Oscarson also peeks more deeply into the magical world behind the famed objet d'art universe of Faberge, exploring the trademark aesthetic masterpieces for the trenchant histories behind the delicacy. Furthermore, Oscarson gestures toward the rulers whose hands first held these spectacular eggs. Indeed, an alluring echo of his previous art can be felt in this new Russian Imperial Collection, and, as usual, the series has a story (or ten thousand) to tell.
The Romanovs hardly need an introduction, but both the complexity and historic importance involved in the family's regal exploits bear investigation. Later Russian mythos would add greatly to confusion over facts post-1613, although it is clear that a boyar in the middle of the fourteenth century, Andrei Ivanovich Koblya, was the family's founder. Multiple revisions and renovations to the way in which royal descent was decided resulted in erratic twists of lineage.
It has been widely accepted that the establishment of the clan Romanov as royalty per se was in 1613, when Mikhail Romanov was elected tsar, although the reasons for this remain controversial. Some scholars conjecture that because of his youth and, by some accounts, simplicity, Mikhail Romanov could have been vulnerable to outside influences, which was the subterranean motive for his selection as monarch. Here the Romanov tree descends through Mikhail's descendants, and the epic saga of their many centuries of escapades resists summarization, the drama so profuse and the national transformations so profound as to render condensation ineffective at best and often confusing. The Romanovs were the country Russia from 1613 until the abdication of Tsar Nicholas II in 1917 following the February Revolution.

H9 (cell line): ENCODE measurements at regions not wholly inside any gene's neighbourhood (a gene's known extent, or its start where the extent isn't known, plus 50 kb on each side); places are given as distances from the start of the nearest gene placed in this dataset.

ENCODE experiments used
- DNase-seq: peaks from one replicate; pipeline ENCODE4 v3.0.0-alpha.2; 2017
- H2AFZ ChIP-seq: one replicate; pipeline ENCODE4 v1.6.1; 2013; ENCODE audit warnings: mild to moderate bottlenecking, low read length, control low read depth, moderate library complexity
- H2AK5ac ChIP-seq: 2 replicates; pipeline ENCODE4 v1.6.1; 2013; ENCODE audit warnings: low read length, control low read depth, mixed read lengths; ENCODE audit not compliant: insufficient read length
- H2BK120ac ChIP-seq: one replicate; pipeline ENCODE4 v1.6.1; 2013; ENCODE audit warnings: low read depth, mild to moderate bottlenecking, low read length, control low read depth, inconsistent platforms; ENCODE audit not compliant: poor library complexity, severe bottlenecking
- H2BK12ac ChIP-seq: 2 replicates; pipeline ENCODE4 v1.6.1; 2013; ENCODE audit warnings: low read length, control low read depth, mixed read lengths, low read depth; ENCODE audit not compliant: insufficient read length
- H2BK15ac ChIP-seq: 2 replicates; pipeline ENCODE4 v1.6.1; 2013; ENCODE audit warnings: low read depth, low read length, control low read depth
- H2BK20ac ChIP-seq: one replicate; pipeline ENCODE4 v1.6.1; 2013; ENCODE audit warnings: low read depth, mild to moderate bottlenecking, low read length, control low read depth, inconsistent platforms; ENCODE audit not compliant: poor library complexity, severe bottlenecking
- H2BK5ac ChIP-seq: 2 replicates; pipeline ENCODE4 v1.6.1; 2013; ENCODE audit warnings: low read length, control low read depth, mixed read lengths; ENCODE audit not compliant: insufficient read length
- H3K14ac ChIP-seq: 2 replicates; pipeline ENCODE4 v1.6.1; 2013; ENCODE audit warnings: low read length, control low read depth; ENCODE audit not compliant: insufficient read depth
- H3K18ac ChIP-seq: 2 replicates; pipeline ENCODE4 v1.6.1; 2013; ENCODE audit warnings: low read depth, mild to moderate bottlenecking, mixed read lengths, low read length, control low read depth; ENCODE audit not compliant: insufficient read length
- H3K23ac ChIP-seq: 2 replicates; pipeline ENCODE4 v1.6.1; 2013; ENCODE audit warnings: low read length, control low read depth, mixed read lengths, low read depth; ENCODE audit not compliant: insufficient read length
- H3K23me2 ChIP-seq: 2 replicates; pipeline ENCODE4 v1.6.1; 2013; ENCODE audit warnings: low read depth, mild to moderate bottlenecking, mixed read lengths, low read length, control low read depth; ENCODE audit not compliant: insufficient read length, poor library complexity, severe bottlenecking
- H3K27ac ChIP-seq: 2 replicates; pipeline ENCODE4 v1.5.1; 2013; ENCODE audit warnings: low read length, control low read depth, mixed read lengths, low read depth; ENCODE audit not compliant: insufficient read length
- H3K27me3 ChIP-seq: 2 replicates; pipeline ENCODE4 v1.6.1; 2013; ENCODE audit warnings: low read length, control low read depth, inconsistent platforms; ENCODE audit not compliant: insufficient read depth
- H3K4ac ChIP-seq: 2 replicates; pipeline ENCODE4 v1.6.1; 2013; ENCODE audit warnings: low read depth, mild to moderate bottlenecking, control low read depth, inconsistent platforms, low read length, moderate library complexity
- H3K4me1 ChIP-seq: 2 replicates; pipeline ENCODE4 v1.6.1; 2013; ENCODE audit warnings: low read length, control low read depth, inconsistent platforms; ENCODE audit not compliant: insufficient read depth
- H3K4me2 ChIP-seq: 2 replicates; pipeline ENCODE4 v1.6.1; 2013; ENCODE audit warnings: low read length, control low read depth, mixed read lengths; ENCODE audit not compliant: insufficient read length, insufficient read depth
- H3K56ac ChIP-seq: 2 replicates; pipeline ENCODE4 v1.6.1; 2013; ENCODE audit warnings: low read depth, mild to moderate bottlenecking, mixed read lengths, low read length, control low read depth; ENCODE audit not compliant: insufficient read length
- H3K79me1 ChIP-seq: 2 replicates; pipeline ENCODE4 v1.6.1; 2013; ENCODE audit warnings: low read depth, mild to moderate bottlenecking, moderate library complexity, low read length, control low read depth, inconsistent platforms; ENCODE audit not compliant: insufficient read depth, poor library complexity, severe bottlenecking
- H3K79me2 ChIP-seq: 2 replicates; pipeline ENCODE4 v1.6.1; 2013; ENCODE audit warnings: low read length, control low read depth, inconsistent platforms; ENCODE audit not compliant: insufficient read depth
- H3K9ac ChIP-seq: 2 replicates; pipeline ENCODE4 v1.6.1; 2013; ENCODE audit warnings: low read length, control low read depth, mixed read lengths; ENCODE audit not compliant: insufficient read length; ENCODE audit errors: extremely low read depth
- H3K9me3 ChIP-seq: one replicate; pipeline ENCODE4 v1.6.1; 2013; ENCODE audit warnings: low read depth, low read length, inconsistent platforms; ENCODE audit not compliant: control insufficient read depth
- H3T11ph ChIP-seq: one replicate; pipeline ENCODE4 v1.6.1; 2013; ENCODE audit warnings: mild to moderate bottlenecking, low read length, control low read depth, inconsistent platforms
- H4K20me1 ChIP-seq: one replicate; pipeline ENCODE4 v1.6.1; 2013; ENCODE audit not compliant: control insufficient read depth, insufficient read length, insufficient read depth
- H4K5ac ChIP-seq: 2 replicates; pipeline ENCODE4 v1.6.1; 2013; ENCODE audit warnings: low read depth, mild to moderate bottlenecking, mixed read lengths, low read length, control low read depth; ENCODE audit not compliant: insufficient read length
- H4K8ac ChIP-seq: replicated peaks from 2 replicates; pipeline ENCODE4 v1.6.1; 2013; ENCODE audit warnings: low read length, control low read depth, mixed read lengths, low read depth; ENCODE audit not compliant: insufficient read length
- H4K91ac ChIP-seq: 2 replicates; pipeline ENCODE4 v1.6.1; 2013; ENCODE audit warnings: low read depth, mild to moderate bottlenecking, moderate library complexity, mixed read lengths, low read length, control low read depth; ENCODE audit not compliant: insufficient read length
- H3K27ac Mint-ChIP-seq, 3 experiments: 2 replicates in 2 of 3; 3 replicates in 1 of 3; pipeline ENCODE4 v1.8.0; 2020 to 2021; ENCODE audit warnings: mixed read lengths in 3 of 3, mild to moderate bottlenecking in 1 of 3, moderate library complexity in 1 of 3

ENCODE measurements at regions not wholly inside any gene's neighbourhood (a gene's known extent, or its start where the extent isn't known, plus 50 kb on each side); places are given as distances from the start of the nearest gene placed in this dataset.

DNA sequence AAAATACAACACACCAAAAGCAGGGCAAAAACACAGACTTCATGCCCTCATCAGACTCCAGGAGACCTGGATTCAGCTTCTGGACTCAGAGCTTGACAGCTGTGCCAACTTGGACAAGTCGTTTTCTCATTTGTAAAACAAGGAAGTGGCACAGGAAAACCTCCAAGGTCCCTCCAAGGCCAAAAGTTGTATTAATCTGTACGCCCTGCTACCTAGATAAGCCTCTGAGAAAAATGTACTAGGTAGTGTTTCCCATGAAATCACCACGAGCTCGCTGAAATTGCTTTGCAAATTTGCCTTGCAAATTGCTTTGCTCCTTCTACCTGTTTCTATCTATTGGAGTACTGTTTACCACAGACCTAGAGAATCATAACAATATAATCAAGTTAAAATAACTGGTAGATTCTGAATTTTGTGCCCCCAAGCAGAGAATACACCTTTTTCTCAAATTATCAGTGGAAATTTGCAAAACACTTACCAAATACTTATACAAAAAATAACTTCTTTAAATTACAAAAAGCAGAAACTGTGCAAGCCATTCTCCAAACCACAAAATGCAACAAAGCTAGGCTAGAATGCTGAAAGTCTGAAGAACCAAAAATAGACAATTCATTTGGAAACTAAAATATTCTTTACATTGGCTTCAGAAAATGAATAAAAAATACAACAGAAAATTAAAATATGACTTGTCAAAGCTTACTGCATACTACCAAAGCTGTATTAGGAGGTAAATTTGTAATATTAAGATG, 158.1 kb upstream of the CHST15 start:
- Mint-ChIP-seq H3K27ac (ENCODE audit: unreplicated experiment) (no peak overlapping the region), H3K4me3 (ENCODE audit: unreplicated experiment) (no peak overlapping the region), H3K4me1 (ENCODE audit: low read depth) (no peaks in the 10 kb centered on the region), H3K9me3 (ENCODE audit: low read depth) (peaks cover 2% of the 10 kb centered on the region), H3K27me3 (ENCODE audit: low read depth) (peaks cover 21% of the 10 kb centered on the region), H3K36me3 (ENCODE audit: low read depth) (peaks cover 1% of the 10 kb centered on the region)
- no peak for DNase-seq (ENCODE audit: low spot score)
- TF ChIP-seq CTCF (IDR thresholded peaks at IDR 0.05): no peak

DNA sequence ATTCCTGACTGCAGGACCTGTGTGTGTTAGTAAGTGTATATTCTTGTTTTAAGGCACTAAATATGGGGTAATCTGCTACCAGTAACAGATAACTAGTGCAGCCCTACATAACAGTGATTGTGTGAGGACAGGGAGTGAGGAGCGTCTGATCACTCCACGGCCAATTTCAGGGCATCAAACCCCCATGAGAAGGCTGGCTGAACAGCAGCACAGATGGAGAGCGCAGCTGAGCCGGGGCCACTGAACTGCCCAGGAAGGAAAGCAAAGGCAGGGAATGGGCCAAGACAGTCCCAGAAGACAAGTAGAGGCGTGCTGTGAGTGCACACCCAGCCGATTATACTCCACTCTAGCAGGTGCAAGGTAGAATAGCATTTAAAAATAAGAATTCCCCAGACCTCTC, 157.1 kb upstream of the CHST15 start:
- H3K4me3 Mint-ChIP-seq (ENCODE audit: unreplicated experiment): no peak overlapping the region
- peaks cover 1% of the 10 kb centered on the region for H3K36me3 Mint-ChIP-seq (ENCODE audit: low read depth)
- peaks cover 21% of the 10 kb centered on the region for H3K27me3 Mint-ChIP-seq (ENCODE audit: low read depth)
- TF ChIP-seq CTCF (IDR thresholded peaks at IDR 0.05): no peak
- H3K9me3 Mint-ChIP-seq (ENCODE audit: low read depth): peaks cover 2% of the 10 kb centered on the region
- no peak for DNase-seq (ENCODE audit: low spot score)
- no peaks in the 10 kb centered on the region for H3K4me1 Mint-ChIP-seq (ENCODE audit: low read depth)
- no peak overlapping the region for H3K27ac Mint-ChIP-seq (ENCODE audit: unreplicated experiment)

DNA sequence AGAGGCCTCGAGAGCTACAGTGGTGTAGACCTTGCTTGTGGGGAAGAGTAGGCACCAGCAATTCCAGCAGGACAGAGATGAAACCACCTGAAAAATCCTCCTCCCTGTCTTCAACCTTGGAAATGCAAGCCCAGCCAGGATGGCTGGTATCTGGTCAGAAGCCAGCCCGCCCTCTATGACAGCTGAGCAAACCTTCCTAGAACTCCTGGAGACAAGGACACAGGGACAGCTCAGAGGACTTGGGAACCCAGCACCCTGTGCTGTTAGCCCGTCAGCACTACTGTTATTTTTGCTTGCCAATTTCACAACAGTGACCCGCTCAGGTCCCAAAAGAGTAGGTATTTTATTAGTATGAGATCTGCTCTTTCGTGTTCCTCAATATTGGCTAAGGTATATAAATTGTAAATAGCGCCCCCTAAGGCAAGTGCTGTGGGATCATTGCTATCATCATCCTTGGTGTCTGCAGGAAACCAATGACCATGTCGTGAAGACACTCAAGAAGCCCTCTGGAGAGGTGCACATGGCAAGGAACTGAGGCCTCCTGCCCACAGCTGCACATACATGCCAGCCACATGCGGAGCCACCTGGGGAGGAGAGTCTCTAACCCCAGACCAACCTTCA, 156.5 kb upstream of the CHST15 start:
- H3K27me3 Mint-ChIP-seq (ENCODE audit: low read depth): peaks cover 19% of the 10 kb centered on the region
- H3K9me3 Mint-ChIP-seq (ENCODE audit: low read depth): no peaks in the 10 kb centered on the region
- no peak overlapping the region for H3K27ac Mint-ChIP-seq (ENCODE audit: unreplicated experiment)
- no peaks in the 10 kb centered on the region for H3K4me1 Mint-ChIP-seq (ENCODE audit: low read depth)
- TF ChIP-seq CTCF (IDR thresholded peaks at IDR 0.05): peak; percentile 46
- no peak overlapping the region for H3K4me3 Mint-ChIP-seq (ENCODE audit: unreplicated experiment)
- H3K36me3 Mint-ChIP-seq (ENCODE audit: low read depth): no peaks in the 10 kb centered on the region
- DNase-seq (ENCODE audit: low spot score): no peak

Oscarson says, "2017 year marks the 100th anniversary of the Romanov family's abdication from the throne. Following a 304-year reign, it was an epic turn in history and also marked the end of an unparalleled era of creative luxury in Russia. The Romanov family propelled Fabergé's creative use of guilloche and hot enamel to world-renowmed status, and this collection is another tribute to that old-world craft. The design is reminiscent of the Coronation Egg from 1897 a collaboration by Mikhail Perkhin and Henrik Wigstrom] and the Henrik Wigstrom collection we introduced in the spring of 2000."
The standard line of the Russian Imperial Collection comprises four colors: Ruby, Emerald, Sapphire, and Sky Blue. Each writing instrument is limited to 304 pieces in fountain pen or rollerball, in honor of the years of Romanov reign. Oscarson's trademark guilloche and hot enamel work is on robust display throughout the entire pen body: delicate engraved lines beneath colored bodies and white finials. Solid sterling silver or gold vermeil crisscross the barrel and cap in a time-consuming and elaborate double-leaf-wire process.